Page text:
The executive of Charles Sturt University is putting on a brave face, but news that the national regulator had granted it just a four-year registration extension must have sent shivers down some spines.
The Tertiary Education Quality Standards Agency (TEQSA) notified CSU a fortnight ago that there were concerns regarding some of its regulatory processes.
TEQSA re-registered CSU for just four years instead of the standard seven and has imposed a number of conditions for the university to meet.
These include strict reporting rules with regard to academic risk management, student performance reporting, academic governance processes, academic misconduct and the scholarship activities of staff at the CSU Study Centres.
Vice chancellor Professor Andrew Vann has, naturally, sought to play down concerns about the TEQSA decision and the university stresses it has plans already under way to respond to the conditions placed upon it.
But still there must be some concerns.
This move from TEQSA is certainly unusual and we have to believe the regulators would not have taken it lightly.
The concerns raised by TEQSA generally relate to governance issues rather than teaching standards but they are still serious issues.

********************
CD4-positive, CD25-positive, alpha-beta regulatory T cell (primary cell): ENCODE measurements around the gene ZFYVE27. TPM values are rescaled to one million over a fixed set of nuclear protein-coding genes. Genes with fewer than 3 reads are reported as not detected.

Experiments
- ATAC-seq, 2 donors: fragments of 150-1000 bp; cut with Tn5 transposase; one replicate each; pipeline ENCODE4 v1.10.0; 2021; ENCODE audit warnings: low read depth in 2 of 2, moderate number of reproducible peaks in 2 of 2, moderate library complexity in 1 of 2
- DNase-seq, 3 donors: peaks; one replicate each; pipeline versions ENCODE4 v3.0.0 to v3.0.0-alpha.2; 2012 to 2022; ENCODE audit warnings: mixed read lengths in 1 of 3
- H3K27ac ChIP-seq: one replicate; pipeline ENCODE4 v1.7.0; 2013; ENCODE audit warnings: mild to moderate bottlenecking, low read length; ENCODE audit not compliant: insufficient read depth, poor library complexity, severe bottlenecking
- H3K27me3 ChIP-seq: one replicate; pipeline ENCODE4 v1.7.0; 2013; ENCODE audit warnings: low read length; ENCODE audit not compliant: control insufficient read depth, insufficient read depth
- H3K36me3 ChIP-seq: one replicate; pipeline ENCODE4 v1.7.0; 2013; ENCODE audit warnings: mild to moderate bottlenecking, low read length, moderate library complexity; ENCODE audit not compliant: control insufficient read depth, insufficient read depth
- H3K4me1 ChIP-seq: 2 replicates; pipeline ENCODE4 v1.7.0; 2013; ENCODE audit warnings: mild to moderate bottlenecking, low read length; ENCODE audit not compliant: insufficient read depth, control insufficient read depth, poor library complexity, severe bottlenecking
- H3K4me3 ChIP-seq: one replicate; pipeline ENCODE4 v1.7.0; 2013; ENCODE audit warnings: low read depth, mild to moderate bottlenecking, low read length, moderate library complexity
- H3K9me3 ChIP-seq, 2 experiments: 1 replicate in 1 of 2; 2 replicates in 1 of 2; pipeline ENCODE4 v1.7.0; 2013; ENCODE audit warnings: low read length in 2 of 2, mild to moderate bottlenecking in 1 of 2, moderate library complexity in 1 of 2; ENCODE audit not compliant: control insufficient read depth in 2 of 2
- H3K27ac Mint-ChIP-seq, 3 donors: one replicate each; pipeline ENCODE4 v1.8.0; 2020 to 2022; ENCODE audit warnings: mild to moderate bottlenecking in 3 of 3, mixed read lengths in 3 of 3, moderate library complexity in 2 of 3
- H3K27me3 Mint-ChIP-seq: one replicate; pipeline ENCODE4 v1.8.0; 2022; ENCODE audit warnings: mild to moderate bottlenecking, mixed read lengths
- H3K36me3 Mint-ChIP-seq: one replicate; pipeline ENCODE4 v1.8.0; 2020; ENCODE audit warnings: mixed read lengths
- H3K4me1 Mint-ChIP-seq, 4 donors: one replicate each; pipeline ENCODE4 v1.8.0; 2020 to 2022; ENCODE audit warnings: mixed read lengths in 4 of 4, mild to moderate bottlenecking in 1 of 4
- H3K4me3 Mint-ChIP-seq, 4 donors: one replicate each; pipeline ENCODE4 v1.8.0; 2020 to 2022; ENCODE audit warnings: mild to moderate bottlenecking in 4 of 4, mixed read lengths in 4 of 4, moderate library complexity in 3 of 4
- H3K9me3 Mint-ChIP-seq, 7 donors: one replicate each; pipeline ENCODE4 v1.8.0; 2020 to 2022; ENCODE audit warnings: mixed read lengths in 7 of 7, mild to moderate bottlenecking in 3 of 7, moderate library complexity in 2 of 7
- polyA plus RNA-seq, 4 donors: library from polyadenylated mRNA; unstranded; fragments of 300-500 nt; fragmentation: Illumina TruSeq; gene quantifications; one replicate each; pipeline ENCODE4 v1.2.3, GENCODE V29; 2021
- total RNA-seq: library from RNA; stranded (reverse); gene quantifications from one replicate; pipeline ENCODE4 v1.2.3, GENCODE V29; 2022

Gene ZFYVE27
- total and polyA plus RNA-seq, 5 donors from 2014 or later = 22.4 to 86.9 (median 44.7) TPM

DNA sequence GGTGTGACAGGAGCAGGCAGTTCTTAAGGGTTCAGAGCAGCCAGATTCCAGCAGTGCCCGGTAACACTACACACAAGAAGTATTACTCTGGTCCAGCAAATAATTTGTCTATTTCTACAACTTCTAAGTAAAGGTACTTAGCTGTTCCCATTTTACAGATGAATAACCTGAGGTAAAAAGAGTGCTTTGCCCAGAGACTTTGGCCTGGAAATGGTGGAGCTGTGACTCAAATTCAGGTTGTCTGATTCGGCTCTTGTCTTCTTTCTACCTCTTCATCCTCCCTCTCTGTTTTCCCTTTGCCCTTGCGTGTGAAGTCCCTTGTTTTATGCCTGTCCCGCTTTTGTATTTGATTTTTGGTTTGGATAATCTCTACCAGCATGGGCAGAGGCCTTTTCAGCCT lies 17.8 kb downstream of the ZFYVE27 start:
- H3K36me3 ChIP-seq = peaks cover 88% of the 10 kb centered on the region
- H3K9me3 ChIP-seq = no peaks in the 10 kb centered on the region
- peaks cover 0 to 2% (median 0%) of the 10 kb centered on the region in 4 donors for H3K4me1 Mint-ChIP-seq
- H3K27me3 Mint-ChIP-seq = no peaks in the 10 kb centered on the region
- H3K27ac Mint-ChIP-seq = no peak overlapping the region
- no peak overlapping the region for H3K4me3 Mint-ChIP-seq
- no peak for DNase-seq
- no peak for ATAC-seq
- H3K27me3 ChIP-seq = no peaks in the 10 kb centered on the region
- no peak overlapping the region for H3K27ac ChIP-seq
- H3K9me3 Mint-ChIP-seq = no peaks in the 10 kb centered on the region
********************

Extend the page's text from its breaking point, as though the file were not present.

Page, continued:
No-one enjoys uncertainty and denying CSU the security of a seven-year re-registration was always going to make waves.
CSU is both a major employer and major educator in regional NSW and, simply, must be considered too big to fail.
Education is the biggest industry in Bathurst and CSU to is a major contributor to that. Further, the federal government has put its faith in CSU to deliver a new medical school to train GPs to work in the bush and the Bathurst-based engineering school has proven to be one of the best in the country.
CSU has a proud record of its graduates finding jobs and the university's average graduate incomes compare well to any other institution in the country.
It's impossible to imagine that all of that could be put at risk due to governance irregularities and we must have faith that each of the conditions imposed by TEQSA will, in turn, be revoked.
Until that time there will be furious activity going on behind the scenes at CSU while it will be "business as usual" in public.
And this will be fixed - hopefully sooner rather than later.